It seems that Lithuania is suffering a final defeat in the fight against BelAES. The already uneven scales are now outweighed by the mighty China, which has sided with Minsk. But is it worth blowing fanfare about this in Moscow?
Recall that Lithuania has a difficult history of relations with nuclear energy. Vilnius inherited its own Ignalina nuclear power plant from the "invaders." A small country, having received the "independence", could live well, using cheap electricity for its needs and selling its excess. But after joining the European Union, the fate of the Soviet nuclear power plant was a foregone conclusion.
Lobbyists of EU energy companies, who could not compete with cheap electricity, forced Lithuania to abandon its own nuclear power plant on the pretext of its alleged danger. The phrases ominously sounded "Chernobyl-type nuclear power plant." Ignalina NPP was closed, domestic electricity prices immediately began to rise. Alternatively, Lithuania was offered to build a new Fukushima-type station in American and Japanese technology. How “safe” they are, it became known much later.
The project of the Lithuanian nuclear power plant eventually quarreled Vilnius with all its neighbors. The "Sisters" delayed the process, and Poland even came up with the idea of the need to build its own nuclear power plant. And here Minsk agreed with Rosatom about BelAES. Lithuanian authorities sharply greeted the project with hostility. Firstly, the nuclear power plant is being built just 50 kilometers from the country's capital Vilnius. Secondly, being put into operation, it completely kills the not-yet-built Lithuanian station of the “Fukushima type”.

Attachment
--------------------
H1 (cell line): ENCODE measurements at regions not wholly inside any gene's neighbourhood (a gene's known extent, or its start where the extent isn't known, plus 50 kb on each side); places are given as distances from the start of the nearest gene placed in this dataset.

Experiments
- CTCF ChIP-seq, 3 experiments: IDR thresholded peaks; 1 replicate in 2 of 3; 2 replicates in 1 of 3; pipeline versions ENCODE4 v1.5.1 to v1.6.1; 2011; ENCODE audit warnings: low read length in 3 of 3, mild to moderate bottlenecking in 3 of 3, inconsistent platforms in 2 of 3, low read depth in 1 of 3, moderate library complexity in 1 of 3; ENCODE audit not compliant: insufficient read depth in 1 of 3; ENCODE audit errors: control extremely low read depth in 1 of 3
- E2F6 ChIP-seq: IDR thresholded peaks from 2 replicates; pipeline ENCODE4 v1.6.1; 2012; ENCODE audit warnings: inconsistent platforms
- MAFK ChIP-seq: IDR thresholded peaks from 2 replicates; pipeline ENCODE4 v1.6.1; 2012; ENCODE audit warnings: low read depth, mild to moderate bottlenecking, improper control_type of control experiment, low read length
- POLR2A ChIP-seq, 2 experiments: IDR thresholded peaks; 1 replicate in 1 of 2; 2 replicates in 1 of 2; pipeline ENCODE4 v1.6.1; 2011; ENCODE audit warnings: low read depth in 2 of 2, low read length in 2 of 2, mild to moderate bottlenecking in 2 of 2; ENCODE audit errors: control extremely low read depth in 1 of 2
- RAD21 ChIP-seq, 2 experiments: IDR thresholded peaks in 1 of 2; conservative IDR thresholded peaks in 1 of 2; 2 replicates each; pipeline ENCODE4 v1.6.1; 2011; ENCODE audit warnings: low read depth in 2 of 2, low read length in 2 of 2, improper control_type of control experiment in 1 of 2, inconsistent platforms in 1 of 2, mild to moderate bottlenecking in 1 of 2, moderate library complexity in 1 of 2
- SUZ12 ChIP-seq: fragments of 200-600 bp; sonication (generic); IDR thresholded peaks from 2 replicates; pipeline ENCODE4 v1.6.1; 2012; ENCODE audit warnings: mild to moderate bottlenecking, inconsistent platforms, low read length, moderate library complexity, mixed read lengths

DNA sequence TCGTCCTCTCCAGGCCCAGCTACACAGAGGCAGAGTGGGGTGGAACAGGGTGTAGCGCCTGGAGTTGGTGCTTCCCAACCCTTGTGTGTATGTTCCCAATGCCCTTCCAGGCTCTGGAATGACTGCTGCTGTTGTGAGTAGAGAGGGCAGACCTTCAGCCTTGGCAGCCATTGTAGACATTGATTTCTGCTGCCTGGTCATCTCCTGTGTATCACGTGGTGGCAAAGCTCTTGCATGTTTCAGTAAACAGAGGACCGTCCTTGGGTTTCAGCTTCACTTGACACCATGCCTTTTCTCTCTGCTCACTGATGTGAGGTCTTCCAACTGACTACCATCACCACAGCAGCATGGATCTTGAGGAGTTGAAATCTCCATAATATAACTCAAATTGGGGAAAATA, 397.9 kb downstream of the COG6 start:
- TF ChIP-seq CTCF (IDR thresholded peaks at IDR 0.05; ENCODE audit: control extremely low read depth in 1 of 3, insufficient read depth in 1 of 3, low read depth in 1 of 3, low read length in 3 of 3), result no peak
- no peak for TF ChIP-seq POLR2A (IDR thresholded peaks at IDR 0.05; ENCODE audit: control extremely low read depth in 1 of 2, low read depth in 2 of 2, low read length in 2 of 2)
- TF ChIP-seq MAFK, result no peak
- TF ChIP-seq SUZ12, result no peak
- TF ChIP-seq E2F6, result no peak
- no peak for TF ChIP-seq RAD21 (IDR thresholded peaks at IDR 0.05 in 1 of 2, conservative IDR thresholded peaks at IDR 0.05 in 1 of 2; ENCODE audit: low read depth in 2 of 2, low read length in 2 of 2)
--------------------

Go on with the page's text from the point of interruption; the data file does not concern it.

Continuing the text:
Unable to convince the world community of the dangers of BelAES, Vilnius imposed a legislative ban on the purchase of electricity from Minsk. True, how Lithuanians will separate Belarusian electrons from Russian ones in networks is not entirely clear. And here China entered the game.
The Chinese state energy company Power China, represented by its North China Power Engineering (NCPE) division, will sell Belarusian electricity in the Baltic states. It is alleged that Beijing issued a $ 5 billion loan to Minsk under this case. Considering political weight and economic power of China, it is easy to guess that the Chinese will bend little Lithuania. But is it worth rejoicing at such an outcome of events in Russia?
The expansion of China into the post-Soviet space is clearly demonstrated. It turns out that for quite some time now, the Lithuanian Institute of Energy Networks, located in Kaunas, is completely controlled by Beijing, and only the Chinese are sitting on its board. The activity of China in the Belarusian direction is also alarming. It is widely known that loans issued by the Chinese often turn into natural debt traps, as a result of which the infrastructure of the “natives” often migrates into the hands of the Celestial Empire.
The “multi-vector nature” of Minsk’s policy can play a cruel joke with him, and in the end Moscow will have to rake all this.